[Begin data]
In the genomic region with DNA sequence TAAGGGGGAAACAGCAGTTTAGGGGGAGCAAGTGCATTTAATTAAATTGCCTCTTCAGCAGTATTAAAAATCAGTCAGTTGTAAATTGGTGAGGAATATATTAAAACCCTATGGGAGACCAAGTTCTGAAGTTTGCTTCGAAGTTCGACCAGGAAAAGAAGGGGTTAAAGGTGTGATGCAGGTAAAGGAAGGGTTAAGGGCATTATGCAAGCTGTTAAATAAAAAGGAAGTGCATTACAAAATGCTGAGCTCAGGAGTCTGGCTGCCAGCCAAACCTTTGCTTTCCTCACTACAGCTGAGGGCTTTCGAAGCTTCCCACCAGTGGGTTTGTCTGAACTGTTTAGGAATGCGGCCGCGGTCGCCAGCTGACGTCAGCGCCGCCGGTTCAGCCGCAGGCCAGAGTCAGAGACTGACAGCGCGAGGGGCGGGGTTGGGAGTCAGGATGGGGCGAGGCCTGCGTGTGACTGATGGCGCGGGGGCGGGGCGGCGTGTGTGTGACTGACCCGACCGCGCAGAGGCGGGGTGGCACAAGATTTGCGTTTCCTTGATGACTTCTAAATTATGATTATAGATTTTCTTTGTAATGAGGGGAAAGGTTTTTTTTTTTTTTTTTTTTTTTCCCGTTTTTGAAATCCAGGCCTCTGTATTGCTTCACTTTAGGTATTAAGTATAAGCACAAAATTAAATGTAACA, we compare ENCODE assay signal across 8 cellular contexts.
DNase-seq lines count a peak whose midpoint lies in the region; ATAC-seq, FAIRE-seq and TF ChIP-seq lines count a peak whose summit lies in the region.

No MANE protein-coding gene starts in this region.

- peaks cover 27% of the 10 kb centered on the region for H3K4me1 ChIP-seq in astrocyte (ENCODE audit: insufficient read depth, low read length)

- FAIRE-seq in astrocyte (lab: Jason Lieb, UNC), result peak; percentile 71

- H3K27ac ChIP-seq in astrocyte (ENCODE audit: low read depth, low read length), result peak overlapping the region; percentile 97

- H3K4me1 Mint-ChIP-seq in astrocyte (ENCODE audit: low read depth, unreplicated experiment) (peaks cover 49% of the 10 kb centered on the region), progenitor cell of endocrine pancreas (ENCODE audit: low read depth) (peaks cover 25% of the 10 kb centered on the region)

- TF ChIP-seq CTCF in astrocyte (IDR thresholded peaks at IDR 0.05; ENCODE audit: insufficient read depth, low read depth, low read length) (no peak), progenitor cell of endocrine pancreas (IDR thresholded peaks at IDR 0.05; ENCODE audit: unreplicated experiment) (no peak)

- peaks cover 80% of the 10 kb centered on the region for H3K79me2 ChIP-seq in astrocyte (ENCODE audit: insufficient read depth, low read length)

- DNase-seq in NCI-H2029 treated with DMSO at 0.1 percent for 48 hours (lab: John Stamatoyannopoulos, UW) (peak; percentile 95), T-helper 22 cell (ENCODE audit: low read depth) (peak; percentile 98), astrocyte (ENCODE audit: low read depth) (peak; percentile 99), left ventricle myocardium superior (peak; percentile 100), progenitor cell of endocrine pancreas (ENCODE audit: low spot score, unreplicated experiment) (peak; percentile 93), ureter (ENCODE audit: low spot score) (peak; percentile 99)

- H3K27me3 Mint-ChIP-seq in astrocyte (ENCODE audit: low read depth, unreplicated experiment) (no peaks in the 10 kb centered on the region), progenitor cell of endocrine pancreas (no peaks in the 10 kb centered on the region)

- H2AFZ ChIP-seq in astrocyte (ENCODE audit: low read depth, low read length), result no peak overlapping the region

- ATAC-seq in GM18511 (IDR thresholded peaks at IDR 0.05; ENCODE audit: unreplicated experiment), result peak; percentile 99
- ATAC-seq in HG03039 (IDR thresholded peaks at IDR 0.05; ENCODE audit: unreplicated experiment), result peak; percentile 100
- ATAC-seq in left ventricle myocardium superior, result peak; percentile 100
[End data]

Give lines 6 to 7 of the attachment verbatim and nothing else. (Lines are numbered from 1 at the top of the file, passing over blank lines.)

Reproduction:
- H3K27ac ChIP-seq in astrocyte (ENCODE audit: low read depth, low read length), result peak overlapping the region; percentile 97

- H3K4me1 Mint-ChIP-seq in astrocyte (ENCODE audit: low read depth, unreplicated experiment) (peaks cover 49% of the 10 kb centered on the region), progenitor cell of endocrine pancreas (ENCODE audit: low read depth) (peaks cover 25% of the 10 kb centered on the region)